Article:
As reported by the New York Times, euthanasia rates at shelters across the country have fallen by more than 75% since 2009. There are several reasons behind this extremely positive trend but before diving into those, “Can I get an AMEN?!”
Experts agree that a shift has happened nationwide. Rather than being sentenced to death, shelter animals are now far more likely to be rescued, returned to their family, or adopted than they were before this cultural, organization, and technology-fueled transformation.
1. Fewer Strays
There used to be a lot more stray animals on city streets than we find now. Since the 1970’s, though, numbers have reduced dramatically. Why? Thanks to a giant public campaign pushing people to have their pets spayed or neutered there are fewer animals being born and thus, fewer homeless pets being brought into shelters. Thank you Mr. Bob Barker!
2. Adoptions are on the Rise
Gone are the days when most people seek out designer dogs from breeders. Adopt Don’t Shop is a real cultural shift. A recent paper in the journal Animals published a paper that found that the drop in shelter euthanasia rates followed closely with the decline in intake numbers we’ve experienced because of fewer strays and more animals being unable to reproduce.
After 2010, though, the authors of the paper supposed that an increase in adoption rates helped to continue driving down euthanasia rates. The New York Times collected data from municipal shelters from the largest 20 cities in the country. Nearly every shelter in the data set had an increase in adoption rates over the ten year period of the data.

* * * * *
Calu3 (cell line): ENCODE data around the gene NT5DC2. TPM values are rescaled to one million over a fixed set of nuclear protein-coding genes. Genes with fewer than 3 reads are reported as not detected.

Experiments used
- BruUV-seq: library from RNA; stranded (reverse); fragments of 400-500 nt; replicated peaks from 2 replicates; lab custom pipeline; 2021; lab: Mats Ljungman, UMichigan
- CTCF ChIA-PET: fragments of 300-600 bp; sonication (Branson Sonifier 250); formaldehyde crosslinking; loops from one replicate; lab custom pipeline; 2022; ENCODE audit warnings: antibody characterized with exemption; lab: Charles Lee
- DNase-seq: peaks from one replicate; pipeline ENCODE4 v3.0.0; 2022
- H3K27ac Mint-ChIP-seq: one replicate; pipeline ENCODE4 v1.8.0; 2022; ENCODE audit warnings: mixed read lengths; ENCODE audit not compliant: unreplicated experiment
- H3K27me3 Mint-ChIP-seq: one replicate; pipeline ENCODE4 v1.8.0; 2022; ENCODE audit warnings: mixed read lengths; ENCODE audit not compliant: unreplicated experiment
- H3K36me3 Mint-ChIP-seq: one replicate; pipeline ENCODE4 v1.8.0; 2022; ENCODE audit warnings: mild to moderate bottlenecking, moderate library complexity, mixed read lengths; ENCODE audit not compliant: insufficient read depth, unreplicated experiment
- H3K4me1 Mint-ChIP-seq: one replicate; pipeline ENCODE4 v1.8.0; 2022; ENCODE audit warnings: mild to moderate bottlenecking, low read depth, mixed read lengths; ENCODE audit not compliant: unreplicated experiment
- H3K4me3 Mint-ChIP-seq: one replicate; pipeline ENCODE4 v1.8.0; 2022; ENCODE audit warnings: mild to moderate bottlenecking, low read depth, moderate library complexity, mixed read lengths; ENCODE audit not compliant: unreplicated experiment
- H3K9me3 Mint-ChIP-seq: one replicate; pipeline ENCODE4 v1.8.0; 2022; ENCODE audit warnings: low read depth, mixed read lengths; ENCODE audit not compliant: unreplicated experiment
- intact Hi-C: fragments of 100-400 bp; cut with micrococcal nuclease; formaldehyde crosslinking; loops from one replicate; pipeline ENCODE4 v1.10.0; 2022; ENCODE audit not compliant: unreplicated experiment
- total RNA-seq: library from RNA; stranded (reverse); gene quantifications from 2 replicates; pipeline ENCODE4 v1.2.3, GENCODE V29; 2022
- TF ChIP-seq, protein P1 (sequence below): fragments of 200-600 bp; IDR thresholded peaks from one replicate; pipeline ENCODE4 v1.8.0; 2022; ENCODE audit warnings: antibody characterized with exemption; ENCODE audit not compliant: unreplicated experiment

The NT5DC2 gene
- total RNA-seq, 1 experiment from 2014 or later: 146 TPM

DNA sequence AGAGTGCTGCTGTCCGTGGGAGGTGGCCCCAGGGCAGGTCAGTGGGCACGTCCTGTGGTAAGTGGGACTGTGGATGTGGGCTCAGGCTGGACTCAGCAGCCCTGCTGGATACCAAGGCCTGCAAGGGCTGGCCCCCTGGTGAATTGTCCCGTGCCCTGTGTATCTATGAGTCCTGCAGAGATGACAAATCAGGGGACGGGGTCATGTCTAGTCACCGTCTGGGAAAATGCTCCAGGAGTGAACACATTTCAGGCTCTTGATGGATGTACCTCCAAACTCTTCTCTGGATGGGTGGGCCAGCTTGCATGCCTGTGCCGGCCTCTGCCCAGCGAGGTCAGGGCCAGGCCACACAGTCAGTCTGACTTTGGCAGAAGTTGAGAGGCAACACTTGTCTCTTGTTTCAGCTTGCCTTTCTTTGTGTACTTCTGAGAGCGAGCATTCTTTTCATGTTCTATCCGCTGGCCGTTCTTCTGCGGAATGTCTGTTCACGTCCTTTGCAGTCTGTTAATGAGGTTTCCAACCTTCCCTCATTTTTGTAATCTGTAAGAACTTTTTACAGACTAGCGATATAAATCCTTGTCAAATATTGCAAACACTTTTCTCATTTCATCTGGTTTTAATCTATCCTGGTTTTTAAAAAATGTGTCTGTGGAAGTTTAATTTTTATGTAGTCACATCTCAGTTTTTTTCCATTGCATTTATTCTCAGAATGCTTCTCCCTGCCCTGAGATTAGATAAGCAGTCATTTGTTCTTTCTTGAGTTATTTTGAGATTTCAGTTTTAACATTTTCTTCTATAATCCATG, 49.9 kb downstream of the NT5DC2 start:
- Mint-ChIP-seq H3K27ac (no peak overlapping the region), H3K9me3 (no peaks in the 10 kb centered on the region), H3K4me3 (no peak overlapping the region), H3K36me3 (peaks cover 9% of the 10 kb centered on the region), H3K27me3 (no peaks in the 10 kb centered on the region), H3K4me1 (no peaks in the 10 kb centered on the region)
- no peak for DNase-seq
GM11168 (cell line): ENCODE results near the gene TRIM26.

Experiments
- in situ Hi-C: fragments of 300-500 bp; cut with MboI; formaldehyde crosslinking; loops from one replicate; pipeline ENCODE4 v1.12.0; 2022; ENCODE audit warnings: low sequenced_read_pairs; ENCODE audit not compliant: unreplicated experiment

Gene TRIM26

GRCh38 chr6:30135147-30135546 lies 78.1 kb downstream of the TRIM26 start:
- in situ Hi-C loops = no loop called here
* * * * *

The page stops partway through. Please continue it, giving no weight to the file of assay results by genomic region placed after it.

“Rescuing an animal has become a badge of honor,” said Matt Bershadker, the president and chief executive of the American Society for the Prevention of Cruelty to Animals. “People proudly go to dog parks and walk around their neighborhoods talking about the animal that they rescued from a shelter.”
3. Rescue Groups Running Transports
Rescue groups have long been doing their part by having all adopted animals spayed or neutered to prevent population explosion. A more recent trend in animal rescue is to transport animals at risk for euthanasia to no-kill shelters in geographic areas that have higher adoption rates.
For example, my rescue dog Townes Toozie was at a kill shelter in Alabama. The group Homeward Bound rescued her and other at risk animals and drove them north to their own no-kill facility near South Bend, Indiana.
My family was on the prowl for a new pup and for us, adoption was the only option. We saw her ad the day it went up, promptly fell in love, and took her home within days. It is a story that adopted dog parents share over and over.
Countless individuals with huge hearts and a desire for change have come together in an organized, concerted effort. Rescue groups coordinate with one another from city to city transferring animals via truck, car, and plane. It appears these massive efforts are having a major impact on saving lives.
4. Dogs Being Returned to Their Families
Microchips are now the norm. This easy, inexpensive bit of technology means that more dogs are being reunited with their families and sent home, alive and well, from shelters. Many cities mandate that all animals have one and rescue groups insert them routinely. They are a part of the process and it is making a difference.
There are many factors at play in the reduction of animal euthanasia. Kudos to each and every one of you that plays a role in reducing that number through adoption, having your pet spayed or neutered, rescuing, fostering, giving, or just plain loving dogs. Here’s to the next 25%!
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